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The Expendables 3 – Movie Review

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The Expendables 3 – Movie Review

Rating: D (Very Bad)

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A movie like The Expendables 3 is not asking for much. It simply wants to bring together a bunch of aging action stars and show off some expensive explosions. It’s almost laughable that Sylvester Stallone is given a “story” credit, because there is not any semblance of one found in this film. However, it might be too much of a dumb action movie and ultimately gets dull after the millionth muscle flex and machine gun firing. There is a certain novelty to seeing these 1980s action stars, along with a couple of fresh faces, paired up. Yet that runs the risk of getting very thin, especially without characters we give a damn about.

Almost every action scene in The Expendables 3 consists of guns shooting in every possible direction, leaving bodies and destruction in their path. A well-done shoot-out can be exciting, especially if the filmmakers can do some inventive things. There is not a single ounce of originality or freshness to be found in the action set pieces here. While there is a bit of hand-to-hand combat thrown in, director Patrick Hughes mostly relies on the actors shooting their prop guns and this becomes boring very quickly. The editing is very chaotic and haphazardly cut together, with many scenes shot in close-up. The cutting is so quick, it is mostly incomprehensible. Whether this was a case of the sequel softening the violence to gain a less restrictive classification or simply the current annoying shaky-cam trend that invades many action films, it lowers the professionalism of those sequences. The special effects are also very low-grade, with some very fake-looking helicopter shots that appear throughout the film, along with a very obvious computer-generated parachute stunt.

The acting isn’t much to write home about, either. Despite being a passion project for Sylvester Stallone, he fails to bring any ounce of charisma to his role and at a number of points, he’s almost difficult to understand. Wesley Snipes is underused (though his character gets one of the few funny lines), Antonio Banderas threatens to wear out his welcome and Jason Statham is…well…Jason Statham. The other main Expendables, meanwhile, fade into the background. Mel Gibson is aptly cast as the villain and one wonders how much of his performance consisted of acting. Despite his role, no in-jokes are made about his off-screen reputation, even though the opportunity certainly presented itself. One of the few smile-inducing scenes in The Expendables 3 is when Harrison Ford appears, with his famous gruff voice and still with that Han Solo and Indiana Jones spark within him. Ford takes advantage of this opportunity with him and Arnold Schwarzenegger being the only actors gleefully chewing the scenery with relish.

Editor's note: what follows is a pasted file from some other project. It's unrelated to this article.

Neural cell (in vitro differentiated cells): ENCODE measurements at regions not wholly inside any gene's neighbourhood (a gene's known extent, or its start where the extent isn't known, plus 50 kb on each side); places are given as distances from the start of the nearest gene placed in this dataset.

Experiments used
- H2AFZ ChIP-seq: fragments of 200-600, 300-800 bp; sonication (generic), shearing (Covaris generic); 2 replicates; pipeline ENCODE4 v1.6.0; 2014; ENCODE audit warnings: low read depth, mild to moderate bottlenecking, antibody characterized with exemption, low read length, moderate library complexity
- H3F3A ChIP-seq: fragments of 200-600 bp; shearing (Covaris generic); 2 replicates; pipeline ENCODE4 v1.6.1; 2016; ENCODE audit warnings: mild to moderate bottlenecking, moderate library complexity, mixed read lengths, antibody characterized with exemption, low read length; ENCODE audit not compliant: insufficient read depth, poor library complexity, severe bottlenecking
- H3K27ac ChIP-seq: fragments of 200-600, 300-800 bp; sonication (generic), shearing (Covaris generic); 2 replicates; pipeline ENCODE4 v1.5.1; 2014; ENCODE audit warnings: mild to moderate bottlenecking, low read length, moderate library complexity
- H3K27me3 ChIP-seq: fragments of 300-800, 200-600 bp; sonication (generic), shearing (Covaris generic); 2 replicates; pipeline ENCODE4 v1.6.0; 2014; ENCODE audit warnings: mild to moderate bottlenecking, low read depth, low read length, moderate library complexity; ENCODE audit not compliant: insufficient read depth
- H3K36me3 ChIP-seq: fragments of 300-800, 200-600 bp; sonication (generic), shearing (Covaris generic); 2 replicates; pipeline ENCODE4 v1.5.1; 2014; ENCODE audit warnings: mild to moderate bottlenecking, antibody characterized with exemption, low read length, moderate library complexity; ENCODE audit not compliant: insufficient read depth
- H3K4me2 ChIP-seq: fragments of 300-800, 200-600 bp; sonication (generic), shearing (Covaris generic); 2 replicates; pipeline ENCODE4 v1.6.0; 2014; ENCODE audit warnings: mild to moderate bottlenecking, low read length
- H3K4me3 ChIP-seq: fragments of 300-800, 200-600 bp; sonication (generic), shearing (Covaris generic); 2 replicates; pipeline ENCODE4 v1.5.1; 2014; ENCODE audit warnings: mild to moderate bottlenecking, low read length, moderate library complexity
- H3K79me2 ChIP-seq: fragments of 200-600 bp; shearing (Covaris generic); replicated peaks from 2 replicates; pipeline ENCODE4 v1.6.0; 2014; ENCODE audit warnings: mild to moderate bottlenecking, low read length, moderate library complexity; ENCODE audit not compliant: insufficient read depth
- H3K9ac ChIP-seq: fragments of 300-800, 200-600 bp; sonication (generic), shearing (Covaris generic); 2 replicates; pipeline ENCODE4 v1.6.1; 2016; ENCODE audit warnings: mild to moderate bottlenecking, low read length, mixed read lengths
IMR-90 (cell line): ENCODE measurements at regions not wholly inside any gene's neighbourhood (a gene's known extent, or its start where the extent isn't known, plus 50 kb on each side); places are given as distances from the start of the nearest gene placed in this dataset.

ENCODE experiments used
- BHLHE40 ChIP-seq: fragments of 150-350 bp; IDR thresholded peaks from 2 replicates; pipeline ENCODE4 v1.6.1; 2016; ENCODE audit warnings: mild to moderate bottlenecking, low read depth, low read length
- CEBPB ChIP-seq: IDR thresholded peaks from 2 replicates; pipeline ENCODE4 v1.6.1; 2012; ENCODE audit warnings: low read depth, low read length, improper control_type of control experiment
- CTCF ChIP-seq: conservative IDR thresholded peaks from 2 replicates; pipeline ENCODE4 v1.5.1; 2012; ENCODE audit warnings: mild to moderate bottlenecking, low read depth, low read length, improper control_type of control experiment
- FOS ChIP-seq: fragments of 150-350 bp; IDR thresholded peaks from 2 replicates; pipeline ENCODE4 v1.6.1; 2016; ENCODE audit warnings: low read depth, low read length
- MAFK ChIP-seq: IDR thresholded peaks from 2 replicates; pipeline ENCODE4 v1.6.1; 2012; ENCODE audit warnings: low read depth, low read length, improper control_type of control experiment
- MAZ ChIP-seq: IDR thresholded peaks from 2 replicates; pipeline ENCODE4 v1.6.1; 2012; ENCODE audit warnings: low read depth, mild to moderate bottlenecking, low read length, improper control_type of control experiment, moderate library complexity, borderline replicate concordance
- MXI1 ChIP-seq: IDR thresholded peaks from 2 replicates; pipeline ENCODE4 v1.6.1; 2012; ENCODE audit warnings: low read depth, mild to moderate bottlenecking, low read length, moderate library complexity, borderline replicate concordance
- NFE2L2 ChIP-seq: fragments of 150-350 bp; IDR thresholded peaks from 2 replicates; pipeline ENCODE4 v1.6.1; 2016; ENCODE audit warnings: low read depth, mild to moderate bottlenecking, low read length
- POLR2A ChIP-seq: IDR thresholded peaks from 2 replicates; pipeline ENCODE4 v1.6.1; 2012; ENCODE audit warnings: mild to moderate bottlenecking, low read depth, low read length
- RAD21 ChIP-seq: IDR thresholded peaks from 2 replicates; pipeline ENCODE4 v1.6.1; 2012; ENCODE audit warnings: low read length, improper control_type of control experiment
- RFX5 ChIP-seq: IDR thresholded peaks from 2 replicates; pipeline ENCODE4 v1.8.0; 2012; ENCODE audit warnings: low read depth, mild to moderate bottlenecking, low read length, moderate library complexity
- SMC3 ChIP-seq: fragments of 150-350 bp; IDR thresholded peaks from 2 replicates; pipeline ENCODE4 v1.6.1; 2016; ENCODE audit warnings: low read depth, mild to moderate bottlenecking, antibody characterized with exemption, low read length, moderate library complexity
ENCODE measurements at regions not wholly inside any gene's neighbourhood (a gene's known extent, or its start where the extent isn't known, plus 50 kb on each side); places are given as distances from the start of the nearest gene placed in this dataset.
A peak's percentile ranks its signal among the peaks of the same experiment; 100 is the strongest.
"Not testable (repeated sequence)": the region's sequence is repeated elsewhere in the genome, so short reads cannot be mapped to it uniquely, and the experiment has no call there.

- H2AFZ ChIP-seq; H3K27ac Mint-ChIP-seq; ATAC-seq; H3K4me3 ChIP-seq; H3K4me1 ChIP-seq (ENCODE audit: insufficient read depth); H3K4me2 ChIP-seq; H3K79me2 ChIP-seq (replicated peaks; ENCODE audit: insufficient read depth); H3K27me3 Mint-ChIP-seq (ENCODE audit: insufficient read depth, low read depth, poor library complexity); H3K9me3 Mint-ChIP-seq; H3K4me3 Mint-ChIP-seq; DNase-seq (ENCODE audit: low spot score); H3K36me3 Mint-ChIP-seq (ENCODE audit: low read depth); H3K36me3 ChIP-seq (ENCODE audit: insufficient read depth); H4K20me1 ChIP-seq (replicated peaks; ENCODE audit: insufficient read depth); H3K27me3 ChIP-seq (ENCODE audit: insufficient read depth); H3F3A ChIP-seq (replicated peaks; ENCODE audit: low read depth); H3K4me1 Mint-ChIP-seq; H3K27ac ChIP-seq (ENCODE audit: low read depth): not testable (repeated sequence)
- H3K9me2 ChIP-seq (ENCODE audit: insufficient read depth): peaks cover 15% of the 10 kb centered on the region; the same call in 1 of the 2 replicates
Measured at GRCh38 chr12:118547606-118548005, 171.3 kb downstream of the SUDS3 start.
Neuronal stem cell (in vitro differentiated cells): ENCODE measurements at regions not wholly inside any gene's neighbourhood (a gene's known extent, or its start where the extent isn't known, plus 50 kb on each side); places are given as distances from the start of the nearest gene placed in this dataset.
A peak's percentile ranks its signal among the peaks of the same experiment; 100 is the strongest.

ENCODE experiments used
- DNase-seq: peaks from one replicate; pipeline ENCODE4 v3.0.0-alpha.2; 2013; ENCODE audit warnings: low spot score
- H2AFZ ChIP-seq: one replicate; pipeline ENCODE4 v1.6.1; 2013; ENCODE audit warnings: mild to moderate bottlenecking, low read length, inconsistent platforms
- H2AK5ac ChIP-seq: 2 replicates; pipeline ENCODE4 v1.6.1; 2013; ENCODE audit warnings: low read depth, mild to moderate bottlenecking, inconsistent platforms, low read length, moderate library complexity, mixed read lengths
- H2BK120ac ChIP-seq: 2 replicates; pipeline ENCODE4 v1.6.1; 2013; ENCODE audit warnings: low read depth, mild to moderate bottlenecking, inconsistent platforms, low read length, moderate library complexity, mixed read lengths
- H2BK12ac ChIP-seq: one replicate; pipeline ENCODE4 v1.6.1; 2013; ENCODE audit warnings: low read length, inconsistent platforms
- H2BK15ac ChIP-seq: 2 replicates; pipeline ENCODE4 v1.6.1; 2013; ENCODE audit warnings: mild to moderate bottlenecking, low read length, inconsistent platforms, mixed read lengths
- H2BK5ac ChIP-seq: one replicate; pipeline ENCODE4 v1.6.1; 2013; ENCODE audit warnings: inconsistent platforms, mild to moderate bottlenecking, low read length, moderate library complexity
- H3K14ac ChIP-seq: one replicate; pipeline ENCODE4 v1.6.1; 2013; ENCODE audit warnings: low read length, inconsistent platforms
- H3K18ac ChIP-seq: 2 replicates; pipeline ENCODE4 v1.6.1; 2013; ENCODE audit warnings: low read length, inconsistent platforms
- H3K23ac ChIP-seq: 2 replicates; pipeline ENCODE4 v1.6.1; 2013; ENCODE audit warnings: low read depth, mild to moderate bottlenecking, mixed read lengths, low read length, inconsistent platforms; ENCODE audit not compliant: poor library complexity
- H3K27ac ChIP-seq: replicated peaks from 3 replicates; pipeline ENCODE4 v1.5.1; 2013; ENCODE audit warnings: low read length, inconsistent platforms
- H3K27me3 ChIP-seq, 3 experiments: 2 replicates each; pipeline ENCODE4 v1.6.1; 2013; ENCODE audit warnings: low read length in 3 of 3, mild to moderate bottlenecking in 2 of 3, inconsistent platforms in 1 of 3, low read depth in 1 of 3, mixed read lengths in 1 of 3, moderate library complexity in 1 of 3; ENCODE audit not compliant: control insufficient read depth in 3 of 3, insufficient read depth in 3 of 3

New younger faces are brought in for The Expendables 3, but they are merely blank faces with zero personality. They are basically there to occasionally look tough and make “old man” jokes. Ronda Rousey’s role as one of the new Expendables is basically the token girl and given nothing more, though she at least gets to show off a couple of moves gained from her time in the MMA ring. None of the characters is this film are worth caring about and unless you’ve followed these people through two prior films, it’s unlikely you’ll remember their names. With their lack of personality, it means their missions lack any tension or level of excitement. Even the evil plan of Mel Gibson’s villain is basically summed up by referring to him as a “war criminal” and basically leaving it at that.

It’s understandable why Sylvester Stallone would want to make these Expendables pictures, as they allow him to hang around with old and new friends and revisit his glory days as an action star. However, even blow-em-up action movies need some semblance of story and character development to make the audience care about the hero’s fates. Even a juicy scenery-chewing villain would be acceptable, which not even Gibson seems to provide (one wonders when Nicolas Cage will get a chance to appear in this series). The amount of gun shoot-outs gets boring quickly, resulting in a dull and draggy two hours of dumb and senseless violence with no substance.

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Review By: Stefan Ellison